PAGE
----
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Water Authority Throws In Towel

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Scott Thompson via Wikimedia Commons
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White Pine County's water won't flow to Las Vegas after the Southern Nevada Water Authority gave up on plans to build a pipeline to draw groundwater from rural Nevada.

A decades-long water war that pitted thirsty Las Vegas against rural and environmental interests ended quietly this week.

The Southern Nevada Water Authority announced in a statement that it would not appeal court decisions that limited the groundwater it could pump from Lincoln and White Pine counties in eastern Nevada.

That effectively killed plans to build a 300-mile pipeline to bring billions of gallons of water a year from rural Nevada. The idea was first proposed by Southern Nevada officials in 1989, predating the 1991 creation of the water authority.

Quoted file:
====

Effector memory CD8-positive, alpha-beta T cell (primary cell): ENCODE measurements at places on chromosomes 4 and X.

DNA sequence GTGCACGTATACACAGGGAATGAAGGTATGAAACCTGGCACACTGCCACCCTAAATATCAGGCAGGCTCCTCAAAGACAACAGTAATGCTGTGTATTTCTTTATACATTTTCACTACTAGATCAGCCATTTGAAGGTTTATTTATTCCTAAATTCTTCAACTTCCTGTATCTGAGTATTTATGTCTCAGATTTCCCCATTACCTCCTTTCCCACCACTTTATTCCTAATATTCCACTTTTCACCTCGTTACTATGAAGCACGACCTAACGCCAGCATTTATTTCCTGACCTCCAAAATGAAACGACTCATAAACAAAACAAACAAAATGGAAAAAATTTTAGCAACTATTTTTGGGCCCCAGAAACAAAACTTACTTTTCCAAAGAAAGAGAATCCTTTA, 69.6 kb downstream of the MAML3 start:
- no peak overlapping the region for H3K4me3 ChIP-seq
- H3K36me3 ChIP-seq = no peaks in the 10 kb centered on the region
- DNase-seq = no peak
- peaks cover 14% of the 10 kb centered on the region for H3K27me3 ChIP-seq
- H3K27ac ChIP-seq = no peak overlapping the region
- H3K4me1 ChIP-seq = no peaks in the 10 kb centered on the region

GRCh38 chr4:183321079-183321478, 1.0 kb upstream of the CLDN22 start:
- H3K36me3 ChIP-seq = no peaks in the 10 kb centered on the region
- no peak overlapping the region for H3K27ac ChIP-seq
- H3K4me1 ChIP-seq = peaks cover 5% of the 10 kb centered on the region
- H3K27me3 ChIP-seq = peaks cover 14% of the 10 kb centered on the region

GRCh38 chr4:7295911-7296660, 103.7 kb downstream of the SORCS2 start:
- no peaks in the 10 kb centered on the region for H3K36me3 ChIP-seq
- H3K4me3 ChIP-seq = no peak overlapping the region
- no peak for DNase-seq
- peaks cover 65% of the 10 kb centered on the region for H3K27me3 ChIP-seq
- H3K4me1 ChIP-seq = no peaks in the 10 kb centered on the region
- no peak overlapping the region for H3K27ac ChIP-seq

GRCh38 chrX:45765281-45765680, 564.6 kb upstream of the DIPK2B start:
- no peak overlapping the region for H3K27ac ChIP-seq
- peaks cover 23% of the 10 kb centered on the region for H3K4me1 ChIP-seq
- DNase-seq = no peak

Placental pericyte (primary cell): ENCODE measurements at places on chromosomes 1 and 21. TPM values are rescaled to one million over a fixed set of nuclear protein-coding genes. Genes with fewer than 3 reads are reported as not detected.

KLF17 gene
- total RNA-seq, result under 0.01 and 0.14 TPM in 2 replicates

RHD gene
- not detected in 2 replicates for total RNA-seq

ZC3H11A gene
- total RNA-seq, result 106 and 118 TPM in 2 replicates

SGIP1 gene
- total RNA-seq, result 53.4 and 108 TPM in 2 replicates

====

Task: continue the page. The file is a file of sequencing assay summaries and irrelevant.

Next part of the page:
The news was cheered by opponents of the project, who did not want to declare complete victory until all pipeline-related disputes are resolved.

“Eastern Nevada’s fragile ecosystems and rural communities have won a reprieve,” said Patrick Donnelly, Nevada state director at the Center for Biological Diversity, “but the fight isn’t over as long as pipeline permits are still alive.”

Kyle Roerink, executive director of the Great Basin Water Network, agrees. “It’s an excellent first step,” he told KNPR, “but we’re not popping the champagne bottles yet.”

 

Kyle Roerink, executive director, Great Basin Water Network

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Nikole Robinson Carroll is KNPR's Morning Edition host. You can hear her every morning from 5am until 10am on News 889. She also produces segments for KNPR's State of Nevada.
With deep experience in journalism, politics, and the nonprofit sector, news producer Doug Puppel has built strong connections statewide that benefit the Nevada Public Radio audience.